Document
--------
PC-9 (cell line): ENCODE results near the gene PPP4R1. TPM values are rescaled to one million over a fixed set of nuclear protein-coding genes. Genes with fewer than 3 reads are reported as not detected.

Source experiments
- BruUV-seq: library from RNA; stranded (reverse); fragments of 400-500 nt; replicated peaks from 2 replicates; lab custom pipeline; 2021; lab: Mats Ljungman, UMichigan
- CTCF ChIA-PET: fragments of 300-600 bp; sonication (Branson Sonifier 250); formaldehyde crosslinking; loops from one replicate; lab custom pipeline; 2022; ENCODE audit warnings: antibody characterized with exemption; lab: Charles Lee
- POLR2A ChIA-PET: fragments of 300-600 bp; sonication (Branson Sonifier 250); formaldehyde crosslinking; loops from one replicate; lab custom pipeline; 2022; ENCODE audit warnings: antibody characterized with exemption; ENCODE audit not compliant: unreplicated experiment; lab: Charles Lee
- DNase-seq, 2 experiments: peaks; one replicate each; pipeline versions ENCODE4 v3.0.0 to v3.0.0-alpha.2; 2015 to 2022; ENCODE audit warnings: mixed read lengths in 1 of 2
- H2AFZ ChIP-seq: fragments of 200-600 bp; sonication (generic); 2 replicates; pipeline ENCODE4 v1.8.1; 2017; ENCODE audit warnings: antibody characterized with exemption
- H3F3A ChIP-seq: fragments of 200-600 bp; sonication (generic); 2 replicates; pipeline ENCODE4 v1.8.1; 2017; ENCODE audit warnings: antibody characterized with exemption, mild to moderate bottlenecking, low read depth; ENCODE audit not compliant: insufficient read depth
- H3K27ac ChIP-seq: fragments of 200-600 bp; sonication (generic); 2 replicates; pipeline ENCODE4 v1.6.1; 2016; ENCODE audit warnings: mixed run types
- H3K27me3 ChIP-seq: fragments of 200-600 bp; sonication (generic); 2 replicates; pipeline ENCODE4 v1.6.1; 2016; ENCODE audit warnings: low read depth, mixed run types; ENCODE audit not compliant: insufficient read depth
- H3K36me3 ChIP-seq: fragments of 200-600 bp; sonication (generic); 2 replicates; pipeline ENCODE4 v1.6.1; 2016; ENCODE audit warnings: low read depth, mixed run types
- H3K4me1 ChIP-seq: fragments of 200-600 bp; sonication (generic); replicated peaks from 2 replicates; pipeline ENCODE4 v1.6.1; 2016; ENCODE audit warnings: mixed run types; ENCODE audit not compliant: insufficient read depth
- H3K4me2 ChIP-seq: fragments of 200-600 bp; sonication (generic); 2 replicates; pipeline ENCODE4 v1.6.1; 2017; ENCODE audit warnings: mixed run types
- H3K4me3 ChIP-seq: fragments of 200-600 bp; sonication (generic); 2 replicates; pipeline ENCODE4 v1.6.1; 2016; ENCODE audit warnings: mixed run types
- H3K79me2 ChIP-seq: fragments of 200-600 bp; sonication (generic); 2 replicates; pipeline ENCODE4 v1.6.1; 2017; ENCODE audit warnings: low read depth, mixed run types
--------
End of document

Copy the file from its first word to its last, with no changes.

PC-9 (cell line): ENCODE results near the gene PPP4R1. TPM values are rescaled to one million over a fixed set of nuclear protein-coding genes. Genes with fewer than 3 reads are reported as not detected.

Source experiments
- BruUV-seq: library from RNA; stranded (reverse); fragments of 400-500 nt; replicated peaks from 2 replicates; lab custom pipeline; 2021; lab: Mats Ljungman, UMichigan
- CTCF ChIA-PET: fragments of 300-600 bp; sonication (Branson Sonifier 250); formaldehyde crosslinking; loops from one replicate; lab custom pipeline; 2022; ENCODE audit warnings: antibody characterized with exemption; lab: Charles Lee
- POLR2A ChIA-PET: fragments of 300-600 bp; sonication (Branson Sonifier 250); formaldehyde crosslinking; loops from one replicate; lab custom pipeline; 2022; ENCODE audit warnings: antibody characterized with exemption; ENCODE audit not compliant: unreplicated experiment; lab: Charles Lee
- DNase-seq, 2 experiments: peaks; one replicate each; pipeline versions ENCODE4 v3.0.0 to v3.0.0-alpha.2; 2015 to 2022; ENCODE audit warnings: mixed read lengths in 1 of 2
- H2AFZ ChIP-seq: fragments of 200-600 bp; sonication (generic); 2 replicates; pipeline ENCODE4 v1.8.1; 2017; ENCODE audit warnings: antibody characterized with exemption
- H3F3A ChIP-seq: fragments of 200-600 bp; sonication (generic); 2 replicates; pipeline ENCODE4 v1.8.1; 2017; ENCODE audit warnings: antibody characterized with exemption, mild to moderate bottlenecking, low read depth; ENCODE audit not compliant: insufficient read depth
- H3K27ac ChIP-seq: fragments of 200-600 bp; sonication (generic); 2 replicates; pipeline ENCODE4 v1.6.1; 2016; ENCODE audit warnings: mixed run types
- H3K27me3 ChIP-seq: fragments of 200-600 bp; sonication (generic); 2 replicates; pipeline ENCODE4 v1.6.1; 2016; ENCODE audit warnings: low read depth, mixed run types; ENCODE audit not compliant: insufficient read depth
- H3K36me3 ChIP-seq: fragments of 200-600 bp; sonication (generic); 2 replicates; pipeline ENCODE4 v1.6.1; 2016; ENCODE audit warnings: low read depth, mixed run types
- H3K4me1 ChIP-seq: fragments of 200-600 bp; sonication (generic); replicated peaks from 2 replicates; pipeline ENCODE4 v1.6.1; 2016; ENCODE audit warnings: mixed run types; ENCODE audit not compliant: insufficient read depth
- H3K4me2 ChIP-seq: fragments of 200-600 bp; sonication (generic); 2 replicates; pipeline ENCODE4 v1.6.1; 2017; ENCODE audit warnings: mixed run types
- H3K4me3 ChIP-seq: fragments of 200-600 bp; sonication (generic); 2 replicates; pipeline ENCODE4 v1.6.1; 2016; ENCODE audit warnings: mixed run types
- H3K79me2 ChIP-seq: fragments of 200-600 bp; sonication (generic); 2 replicates; pipeline ENCODE4 v1.6.1; 2017; ENCODE audit warnings: low read depth, mixed run types